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Portland VA: Email that sparked worry about mental health care was inaccurate

(Update: Adding video, more comments by veterans)

VA Portland says email had incomplete info, was sent in error

BEND, Ore. (KTVZ) -- Mental health care for veterans plays an important role in their ability to cope with experiences during their time serving, but an email sent this week -- in error, as it turns out -- sparked confusion and concern about how Oregon veterans will be able to receive future care.

On Monday, an email was sent by a community care mental health care manager at the Veteran Affairs Portland Health Care System to community care providers, outlining changes to come.

The email stated, "The VA is working to bring back care to the VA as we have capacity, which is evident by the lack of referrals going into the community."

In the email, the manager detailed the current instruction "is to make a VA referral (not community referral) for all MH continued service requests received, IF they have only just completed their initial first year of services with a provider."

If a care provider has been seeing a veteran for over a year with authorization, the care will continue.

A continued care request takes about two weeks for processing and authorization. The manager's email also stated, "retro(active) authorizations are no longer an option. If there is no (authorization) or I haven't informed you it on the way.. do not see the veteran."

NewsChannel 21 spoke with several veterans regarding this apparent change to their mental health services, and many were worried it would cause a backward progression in their mental health recovery.

Joshua Gage, a Navy veteran and a mental health clinician intern with Still Serving Counseling, said, "I see no reason to throw clients into crisis. It's someone who does not work in mental health dictating policy, and basically what they are not understanding is what this does to someone's continuity of care."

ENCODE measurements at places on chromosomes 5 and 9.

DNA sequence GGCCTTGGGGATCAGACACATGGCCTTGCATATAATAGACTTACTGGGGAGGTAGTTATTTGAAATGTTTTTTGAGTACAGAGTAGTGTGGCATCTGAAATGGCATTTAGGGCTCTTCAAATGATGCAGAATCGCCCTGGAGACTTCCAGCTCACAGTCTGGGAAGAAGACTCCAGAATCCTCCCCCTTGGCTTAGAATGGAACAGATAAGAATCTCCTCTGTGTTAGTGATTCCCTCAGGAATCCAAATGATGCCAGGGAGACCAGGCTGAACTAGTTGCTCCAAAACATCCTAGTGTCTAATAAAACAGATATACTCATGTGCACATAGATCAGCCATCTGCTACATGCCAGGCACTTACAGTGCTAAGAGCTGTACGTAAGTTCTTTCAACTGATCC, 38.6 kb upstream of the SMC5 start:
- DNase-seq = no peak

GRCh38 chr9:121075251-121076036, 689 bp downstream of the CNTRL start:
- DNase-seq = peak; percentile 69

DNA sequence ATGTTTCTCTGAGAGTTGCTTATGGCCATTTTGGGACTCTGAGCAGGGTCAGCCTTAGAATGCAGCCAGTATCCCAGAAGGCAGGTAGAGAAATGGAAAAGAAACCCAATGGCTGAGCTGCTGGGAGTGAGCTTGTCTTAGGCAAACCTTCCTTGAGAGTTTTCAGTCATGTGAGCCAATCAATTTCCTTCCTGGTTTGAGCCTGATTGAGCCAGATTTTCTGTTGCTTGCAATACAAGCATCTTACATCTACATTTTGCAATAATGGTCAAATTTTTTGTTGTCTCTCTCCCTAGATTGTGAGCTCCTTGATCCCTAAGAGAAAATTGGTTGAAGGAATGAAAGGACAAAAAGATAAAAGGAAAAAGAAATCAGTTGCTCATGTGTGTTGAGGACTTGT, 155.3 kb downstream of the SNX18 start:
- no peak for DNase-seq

Several of the veterans expressed that it takes a long time to get comfortable, break down barriers and even seek the help they need.

Navy veteran Kayla Goodman just reached 11 months with her mental health counselor, so she wouldn't qualify as a veteran who would be able to continue her care services, if the information had turned out to be accurate.

"It was hard enough coming in and seeking help a year ago," Goodman said. "I don't know if I'll be able to start over, it is really overwhelming."

Daniel Herrigstad, public affairs officer for the VA Portland Health Care System, said in an email to NewsChannel 21 Wednesday the information sent to health care providers was inaccurate, and that a corrected email would be sent out later in the day.

"Unfortunately, this Monday there was an email sent out with incomplete information and in error from one of our staff members that caused concern with our community Mental Health partners and other stakeholders who may have seen it.

"To be clear, at this time, we at VA Portland Health Care System will be offering Veterans the option to return to VA Mental Health services for engaging in treatment with our VA providers. This change, if the Veteran chooses, would start once the authorization ends with their current community provider.

"Changing from their current community provider to a VA provider is not mandatory. We are fortunate now at VAPORHCS to have increased internal capacity to serve Veterans with mental health needs inside our system. We are grateful to our community Mental Health partners for helping bridge the gap to ensure access to crucial services for the Veterans we serve," the email concluded.

Central Oregon veterans who were sent the inaccurate email said earlier they hoped that nothing would change for them. 

Air Force veteran Kristin Gyford, the clinical director and owner of Still Serving Counseling, said any change as described in the initial email would impede on the relationship veterans have established with counselors.

"It increases veterans isolation," Gyford said. "It increases homicidal, suicidal ideation. I'm not saying that people might act but we are humans and when people get upset and their support is taken away from them, they can act in a magnitude of ways."

Gyford is still concerned many veterans don't know about other options other than tele-health visits.

Article Topic Follows: War-Military

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Arielle Brumfield

Arielle Brumfield is a multimedia journalist for NewsChannel 21. Learn more about Arielle here.


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